|Confirmed: Rapture is real (image from PopMatters).|
No: it’s not the latest indie darling that Jorge and I are fawning over. It’s an old episode of This American Life about an abandoned house full of artifacts left by its former inhabitants. The episode tries to unravel the mystery: Who were these people? Why did they leave? Why is the house still full of stuff?
The nerdiest part of my brain immediately made the leap: it’s like Looking Glass created a real life immersive sim and made a radio show about it. On a more serious note, it’s a good reminder that environmental storytelling (even tropes like abandoned diary pages and broken dolls) is based in reality. It’s easy to roll our eyes at audio logs and graffiti messages scrawled across walls, but sometimes reality is just as cheesy as fantasy. I mean, finding an abandoned letter from a woman who had just given birth, imploring the father to come to the hospital and go along with the lie that he was her husband? It seems unreal.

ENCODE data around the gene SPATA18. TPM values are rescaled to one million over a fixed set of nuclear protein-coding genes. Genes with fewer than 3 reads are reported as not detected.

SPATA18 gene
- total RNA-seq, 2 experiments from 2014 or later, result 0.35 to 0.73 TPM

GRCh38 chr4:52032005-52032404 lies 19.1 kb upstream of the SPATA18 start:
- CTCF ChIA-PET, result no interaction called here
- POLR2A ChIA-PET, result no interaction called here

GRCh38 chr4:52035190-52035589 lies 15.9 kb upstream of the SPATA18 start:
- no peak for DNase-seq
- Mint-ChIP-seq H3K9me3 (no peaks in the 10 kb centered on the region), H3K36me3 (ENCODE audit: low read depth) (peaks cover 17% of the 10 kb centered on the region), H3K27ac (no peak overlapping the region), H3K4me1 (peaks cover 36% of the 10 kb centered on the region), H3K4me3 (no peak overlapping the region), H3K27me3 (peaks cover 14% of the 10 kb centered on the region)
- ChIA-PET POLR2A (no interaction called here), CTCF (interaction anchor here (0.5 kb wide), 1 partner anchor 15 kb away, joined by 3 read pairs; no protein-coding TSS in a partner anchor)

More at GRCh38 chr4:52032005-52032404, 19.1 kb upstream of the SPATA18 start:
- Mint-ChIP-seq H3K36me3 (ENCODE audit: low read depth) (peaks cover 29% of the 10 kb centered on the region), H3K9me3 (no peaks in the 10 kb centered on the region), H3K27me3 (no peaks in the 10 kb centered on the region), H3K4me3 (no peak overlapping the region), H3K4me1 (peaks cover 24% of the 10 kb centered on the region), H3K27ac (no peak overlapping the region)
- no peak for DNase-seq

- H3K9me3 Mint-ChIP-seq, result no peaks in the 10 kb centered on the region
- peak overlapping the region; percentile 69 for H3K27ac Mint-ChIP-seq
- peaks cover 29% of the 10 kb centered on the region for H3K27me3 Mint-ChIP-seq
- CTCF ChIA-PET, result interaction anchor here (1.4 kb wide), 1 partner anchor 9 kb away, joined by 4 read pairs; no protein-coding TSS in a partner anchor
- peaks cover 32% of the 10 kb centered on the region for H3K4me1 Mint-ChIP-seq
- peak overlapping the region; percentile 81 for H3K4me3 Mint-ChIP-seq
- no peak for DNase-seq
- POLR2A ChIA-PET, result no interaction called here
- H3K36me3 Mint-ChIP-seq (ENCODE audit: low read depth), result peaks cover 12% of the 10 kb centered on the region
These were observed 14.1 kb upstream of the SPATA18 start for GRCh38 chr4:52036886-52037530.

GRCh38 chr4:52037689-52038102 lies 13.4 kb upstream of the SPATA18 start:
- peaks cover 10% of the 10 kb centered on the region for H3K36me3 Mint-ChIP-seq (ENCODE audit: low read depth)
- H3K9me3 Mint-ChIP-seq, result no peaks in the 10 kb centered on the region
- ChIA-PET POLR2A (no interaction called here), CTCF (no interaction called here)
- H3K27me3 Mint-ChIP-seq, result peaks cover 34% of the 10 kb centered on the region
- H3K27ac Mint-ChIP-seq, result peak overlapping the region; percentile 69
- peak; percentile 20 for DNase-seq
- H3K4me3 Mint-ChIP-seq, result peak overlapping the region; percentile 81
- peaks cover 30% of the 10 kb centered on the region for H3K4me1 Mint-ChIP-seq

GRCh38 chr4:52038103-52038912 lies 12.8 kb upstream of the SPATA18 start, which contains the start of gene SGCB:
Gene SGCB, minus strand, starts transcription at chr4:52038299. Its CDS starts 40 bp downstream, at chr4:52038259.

Hopefully you’ve listened to the show at this point, because I’m going to spoil it: the mystery is never solved. More accurately, it is only partially solved and the explanation is a quiet, ambiguous one that leaves a multitude of loose ends. It’s fully explored, but it’s hard to shake the feeling that you want more and that if you search, you’ll eventually find something. Some missed clue or hidden code that will keep the story’s boundaries from becoming hard barriers.
I think this is the feeling that keeps the search for Luigi in Super Mario 64 alive. Giving up means admitting that even the most mysterious world is ultimately finite.